It sounds strange, but the most exciting part of my plane ride over to Japan in November was that I didn't know much about the area where I was headed.
Isn't it refreshing to occasionally head to destinations where we don't have a roadmap of how exactly it will be?
Don't you love that feeling when you mention to a friend where you're headed, and all they can respond with is a furrowed brow which suggests that they've never heard of it?
It's entirely possible you've just answered no to both of the above questions, but that's beside the point.
The point I'm trying to make is this – When I got to the Chubu Region in Japan, I was totally blown away by what I encountered. It wasn't just the Izakaya culture either, I promise.
I found a cacophony of reasons that I was happy to be in the Chubu Region (colloquially called Shoryudo), and I thought I ought to share them.
Just as aside, when I'm referring to the Chubu Region, I'm roughly referring to the central area that's sandwiched between East and West Japan and includes highlights like Mt. Fuji, the Olympic city of Nagano, as well as modern and fast-paced Nagoya!
5 Reasons to Visit Japan's Chubu Region
The nature that I was to experience in Japan's Chubu Region was something to behold.
What struck me was the attitude towards preservation there. The streets were clean, the forests were well taken care of, and the beaches were all neat and tidy.
I'm far from a biologist, but I'll at least say that it was refreshing to see a region that was conscious of their environmental footprint or, at the very least, interested in preserving their natural surroundings.
Everywhere I went I got the sense that the Japanese people understood what they had with the Chubu Region in terms of nature, but it had been entirely overlooked by those of us abroad.
Hiking, long walks through the forest, pilgrimages, mountain climbing, scuba diving – you name it, they've got it.
2. It's Not Overrun by Tourists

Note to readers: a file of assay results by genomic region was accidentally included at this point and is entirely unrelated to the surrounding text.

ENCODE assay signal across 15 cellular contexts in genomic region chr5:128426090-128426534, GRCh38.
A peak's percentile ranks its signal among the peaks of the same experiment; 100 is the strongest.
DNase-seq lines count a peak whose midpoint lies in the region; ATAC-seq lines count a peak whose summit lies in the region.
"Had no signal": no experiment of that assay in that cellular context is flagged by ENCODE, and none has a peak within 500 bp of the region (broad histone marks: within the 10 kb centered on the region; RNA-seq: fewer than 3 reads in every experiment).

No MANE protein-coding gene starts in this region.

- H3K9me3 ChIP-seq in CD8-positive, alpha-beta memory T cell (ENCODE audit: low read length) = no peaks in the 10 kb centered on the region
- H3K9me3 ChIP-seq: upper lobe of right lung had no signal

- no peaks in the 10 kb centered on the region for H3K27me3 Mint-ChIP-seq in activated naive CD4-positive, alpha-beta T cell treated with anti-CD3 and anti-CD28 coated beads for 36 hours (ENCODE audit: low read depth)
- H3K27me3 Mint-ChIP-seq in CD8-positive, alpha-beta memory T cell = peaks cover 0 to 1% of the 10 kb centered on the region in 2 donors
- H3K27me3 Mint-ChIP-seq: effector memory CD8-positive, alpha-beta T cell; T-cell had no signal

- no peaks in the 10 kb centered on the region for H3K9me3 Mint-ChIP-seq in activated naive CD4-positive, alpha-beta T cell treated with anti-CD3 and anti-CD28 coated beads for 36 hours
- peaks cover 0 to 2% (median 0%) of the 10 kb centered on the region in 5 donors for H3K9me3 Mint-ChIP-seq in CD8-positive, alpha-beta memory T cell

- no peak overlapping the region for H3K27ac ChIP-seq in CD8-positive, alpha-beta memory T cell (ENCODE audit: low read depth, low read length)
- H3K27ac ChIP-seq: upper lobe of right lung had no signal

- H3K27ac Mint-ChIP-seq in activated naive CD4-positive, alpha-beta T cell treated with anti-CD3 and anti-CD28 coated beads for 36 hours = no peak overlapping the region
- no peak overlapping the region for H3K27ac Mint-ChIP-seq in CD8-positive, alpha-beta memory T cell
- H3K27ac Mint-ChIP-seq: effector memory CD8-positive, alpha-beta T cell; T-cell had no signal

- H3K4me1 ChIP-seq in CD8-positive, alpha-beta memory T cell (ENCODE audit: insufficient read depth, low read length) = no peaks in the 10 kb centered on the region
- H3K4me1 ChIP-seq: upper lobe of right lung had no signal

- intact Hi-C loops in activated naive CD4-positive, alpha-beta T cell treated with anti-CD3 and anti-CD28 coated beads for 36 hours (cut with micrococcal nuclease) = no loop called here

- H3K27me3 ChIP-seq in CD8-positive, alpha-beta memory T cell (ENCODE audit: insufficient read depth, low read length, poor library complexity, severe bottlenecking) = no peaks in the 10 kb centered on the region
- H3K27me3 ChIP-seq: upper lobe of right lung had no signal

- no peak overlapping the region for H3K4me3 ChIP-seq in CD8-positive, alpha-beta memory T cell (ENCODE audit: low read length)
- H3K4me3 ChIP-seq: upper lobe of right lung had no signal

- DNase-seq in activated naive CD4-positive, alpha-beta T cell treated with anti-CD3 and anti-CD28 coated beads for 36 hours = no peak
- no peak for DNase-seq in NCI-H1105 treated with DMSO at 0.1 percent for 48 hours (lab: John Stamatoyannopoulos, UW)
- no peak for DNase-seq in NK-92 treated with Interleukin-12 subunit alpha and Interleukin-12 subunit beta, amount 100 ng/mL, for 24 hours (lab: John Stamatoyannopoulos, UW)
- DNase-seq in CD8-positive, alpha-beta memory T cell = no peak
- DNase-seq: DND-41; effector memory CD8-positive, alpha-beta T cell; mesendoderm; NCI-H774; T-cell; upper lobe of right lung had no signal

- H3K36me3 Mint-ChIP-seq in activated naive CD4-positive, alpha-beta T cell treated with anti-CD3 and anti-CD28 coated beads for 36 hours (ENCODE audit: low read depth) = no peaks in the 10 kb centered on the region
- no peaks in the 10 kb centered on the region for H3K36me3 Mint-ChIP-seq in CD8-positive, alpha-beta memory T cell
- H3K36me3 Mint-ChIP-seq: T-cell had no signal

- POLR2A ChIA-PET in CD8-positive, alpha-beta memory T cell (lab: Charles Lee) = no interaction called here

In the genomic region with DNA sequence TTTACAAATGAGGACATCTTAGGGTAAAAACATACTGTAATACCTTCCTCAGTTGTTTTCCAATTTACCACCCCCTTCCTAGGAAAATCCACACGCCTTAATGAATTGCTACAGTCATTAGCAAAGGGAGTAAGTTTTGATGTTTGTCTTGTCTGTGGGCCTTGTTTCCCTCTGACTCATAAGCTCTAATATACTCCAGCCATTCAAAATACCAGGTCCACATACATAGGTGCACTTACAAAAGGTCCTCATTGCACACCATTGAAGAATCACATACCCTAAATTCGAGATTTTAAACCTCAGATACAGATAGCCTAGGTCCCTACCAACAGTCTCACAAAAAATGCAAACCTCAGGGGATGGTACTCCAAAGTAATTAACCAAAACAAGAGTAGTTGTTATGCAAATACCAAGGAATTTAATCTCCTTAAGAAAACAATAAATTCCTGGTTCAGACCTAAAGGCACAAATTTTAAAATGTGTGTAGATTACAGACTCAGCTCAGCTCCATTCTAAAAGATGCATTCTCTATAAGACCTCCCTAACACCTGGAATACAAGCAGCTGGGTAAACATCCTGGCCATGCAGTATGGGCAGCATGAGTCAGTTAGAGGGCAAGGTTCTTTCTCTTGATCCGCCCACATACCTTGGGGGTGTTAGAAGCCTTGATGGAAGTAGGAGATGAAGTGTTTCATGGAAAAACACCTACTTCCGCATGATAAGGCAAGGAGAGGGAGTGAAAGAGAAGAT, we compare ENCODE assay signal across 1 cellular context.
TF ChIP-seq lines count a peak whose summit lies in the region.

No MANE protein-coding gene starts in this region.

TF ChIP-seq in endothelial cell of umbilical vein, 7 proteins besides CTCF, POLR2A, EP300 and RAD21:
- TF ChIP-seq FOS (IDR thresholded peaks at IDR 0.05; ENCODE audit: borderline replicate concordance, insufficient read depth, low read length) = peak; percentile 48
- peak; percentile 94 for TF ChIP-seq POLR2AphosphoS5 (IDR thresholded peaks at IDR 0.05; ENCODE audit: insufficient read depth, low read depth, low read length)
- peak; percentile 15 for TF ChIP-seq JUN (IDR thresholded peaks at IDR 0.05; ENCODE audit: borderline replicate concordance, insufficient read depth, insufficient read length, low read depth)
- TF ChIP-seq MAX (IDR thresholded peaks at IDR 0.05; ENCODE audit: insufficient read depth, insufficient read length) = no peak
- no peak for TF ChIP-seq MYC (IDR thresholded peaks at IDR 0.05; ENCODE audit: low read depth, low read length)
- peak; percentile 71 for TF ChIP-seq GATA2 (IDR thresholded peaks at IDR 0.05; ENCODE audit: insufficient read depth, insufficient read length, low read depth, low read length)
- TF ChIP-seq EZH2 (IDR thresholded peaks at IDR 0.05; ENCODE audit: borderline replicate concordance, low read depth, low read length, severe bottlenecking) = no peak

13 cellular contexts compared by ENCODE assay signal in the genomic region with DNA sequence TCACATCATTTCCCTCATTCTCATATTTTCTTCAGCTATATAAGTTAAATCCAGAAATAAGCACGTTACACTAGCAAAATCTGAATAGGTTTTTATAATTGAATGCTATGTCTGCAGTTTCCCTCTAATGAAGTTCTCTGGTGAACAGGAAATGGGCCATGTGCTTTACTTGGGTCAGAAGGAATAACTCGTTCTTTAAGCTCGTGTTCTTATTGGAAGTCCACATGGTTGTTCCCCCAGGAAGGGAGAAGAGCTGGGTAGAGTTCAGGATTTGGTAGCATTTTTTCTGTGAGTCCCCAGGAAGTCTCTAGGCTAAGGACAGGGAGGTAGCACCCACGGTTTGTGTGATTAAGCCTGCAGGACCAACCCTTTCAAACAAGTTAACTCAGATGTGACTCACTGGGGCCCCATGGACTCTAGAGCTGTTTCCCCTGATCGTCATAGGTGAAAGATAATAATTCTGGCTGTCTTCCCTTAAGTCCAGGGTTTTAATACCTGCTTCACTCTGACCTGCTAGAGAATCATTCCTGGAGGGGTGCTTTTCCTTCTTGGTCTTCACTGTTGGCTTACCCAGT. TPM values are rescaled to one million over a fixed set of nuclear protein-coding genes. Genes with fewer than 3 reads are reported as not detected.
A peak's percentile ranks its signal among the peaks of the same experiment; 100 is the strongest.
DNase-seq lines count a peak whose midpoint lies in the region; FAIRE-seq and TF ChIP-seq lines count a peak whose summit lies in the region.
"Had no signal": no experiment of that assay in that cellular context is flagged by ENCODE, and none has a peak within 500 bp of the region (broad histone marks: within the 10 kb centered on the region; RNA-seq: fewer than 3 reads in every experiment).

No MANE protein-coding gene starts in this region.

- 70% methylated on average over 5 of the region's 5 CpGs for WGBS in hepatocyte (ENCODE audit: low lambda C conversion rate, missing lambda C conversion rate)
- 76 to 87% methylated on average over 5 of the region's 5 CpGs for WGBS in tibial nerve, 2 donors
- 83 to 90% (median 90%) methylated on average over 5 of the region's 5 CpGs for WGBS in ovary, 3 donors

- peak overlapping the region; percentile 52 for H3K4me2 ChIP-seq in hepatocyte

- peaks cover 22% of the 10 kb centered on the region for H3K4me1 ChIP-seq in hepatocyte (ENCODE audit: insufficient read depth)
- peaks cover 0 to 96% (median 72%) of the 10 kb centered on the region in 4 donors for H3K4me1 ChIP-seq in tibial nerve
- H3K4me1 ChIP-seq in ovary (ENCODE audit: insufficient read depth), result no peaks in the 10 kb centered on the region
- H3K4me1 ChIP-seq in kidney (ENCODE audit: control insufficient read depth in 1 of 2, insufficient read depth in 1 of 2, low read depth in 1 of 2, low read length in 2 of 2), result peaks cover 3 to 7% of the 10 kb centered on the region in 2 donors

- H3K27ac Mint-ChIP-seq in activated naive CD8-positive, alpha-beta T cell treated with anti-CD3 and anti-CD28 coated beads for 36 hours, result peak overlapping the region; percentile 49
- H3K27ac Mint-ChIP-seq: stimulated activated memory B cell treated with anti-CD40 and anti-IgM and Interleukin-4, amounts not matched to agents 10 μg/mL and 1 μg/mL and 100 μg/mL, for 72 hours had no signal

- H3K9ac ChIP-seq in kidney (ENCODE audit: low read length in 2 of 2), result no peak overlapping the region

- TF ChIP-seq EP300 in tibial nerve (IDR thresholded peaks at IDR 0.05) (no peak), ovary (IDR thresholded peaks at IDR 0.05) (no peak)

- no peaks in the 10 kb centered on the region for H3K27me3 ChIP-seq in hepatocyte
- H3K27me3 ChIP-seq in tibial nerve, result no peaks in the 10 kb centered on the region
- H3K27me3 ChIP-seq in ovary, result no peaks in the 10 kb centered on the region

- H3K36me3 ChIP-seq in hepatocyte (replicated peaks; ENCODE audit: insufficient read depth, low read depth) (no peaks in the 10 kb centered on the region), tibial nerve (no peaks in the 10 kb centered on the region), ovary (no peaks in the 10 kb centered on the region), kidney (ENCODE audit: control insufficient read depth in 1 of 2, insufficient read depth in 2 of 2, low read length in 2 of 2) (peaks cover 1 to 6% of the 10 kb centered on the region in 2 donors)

It's simple, the fewer people have heard about a region, the fewer tourists are going to be there.
However, my feeling is that international tourists are going to learn that Japan is more than just Tokyo and Kyoto soon.
I distinctly recall being at the Toyokawa Inari Shrine, and the experience was just so much richer since I didn't have to wade through a pool of tourists.
There were a fair amount of people paying their respects, but I certainly didn't see a tour bus of international tourists pull up. In a sense, that made things a lot more special.
I'm not suggesting that you should drop everything and head to the Chubu Region, which would ironically fill it with international tourists (the very thing I'm saying makes the region special), but I am saying that it should at the very least be on your radar.
3. The Food
It takes a big person to admit their bias, so let me just go ahead and admit that Japanese food is my favorite food on the planet.
That being said, there was something special about the food in this region. They had a range of Japanese delicacies that had tickled my fancy before, but it was the seafood that blew my mind.
There was one meal in particular where I literally ate five different crab dishes, and that was the meal. How great is that?
I also had eel on rice which baffled my senses, and fresh oysters grilled over an open fire.
I had more fish than one should reasonably consume in a week, though being reasonable was never my strong suit.
The real beauty is that eating in Japan really doesn't have to be that expensive to be delicious.
4. The Craftsmanship
I often compare my dexterity to that of a kindergartener, and as such, I was certifiably impressed with the level of care and coordination I saw in the making of some astonishing handmade products.
There was a Japanese papermaking and dying factory I visited in Mie Prefecture that prepared handmade paper with astonishing detail and design. And, in many ways, that was just the tip of the iceberg.
The place where I went from being impressed to being in awe was the handmade candle shop on a small side street of an even smaller town in Aichi Prefecture.
He sat there all day, in front of boiling vats, creating sheer beauty.
5. The Vibe
When you visit the most populous or famous cities in a nation, I've found that those places can sometimes emanate a self-important sort of vibe. Now, sometimes, it's well deserved – New York is important, London is important, and so on and so forth.
However, in light of that, I often like to check out cities that are outside of that spectrum. With Nagoya, you've got exactly that.
It's the fourth largest city in the country, and it's growing rapidly, both culturally and from a population perspective.
I met people who wanted to show me the time of my life, just because I came to check it out. I'm not sure you'd find that in Tokyo.
The moral of the story is that the places that are most popular are not necessarily the most worth going to.
There's no question that Toyko, Kyoto, and other popular cities are regions are well worth the money to visit, but don't forget about the Chubu Region along the way.
There's plenty to see, and plenty of paths that aren't over-trodden, yet are ready for your arrival.
My trip was hosted in partnership with Go Backpacking and the local government of Japan. All opinions are my own.
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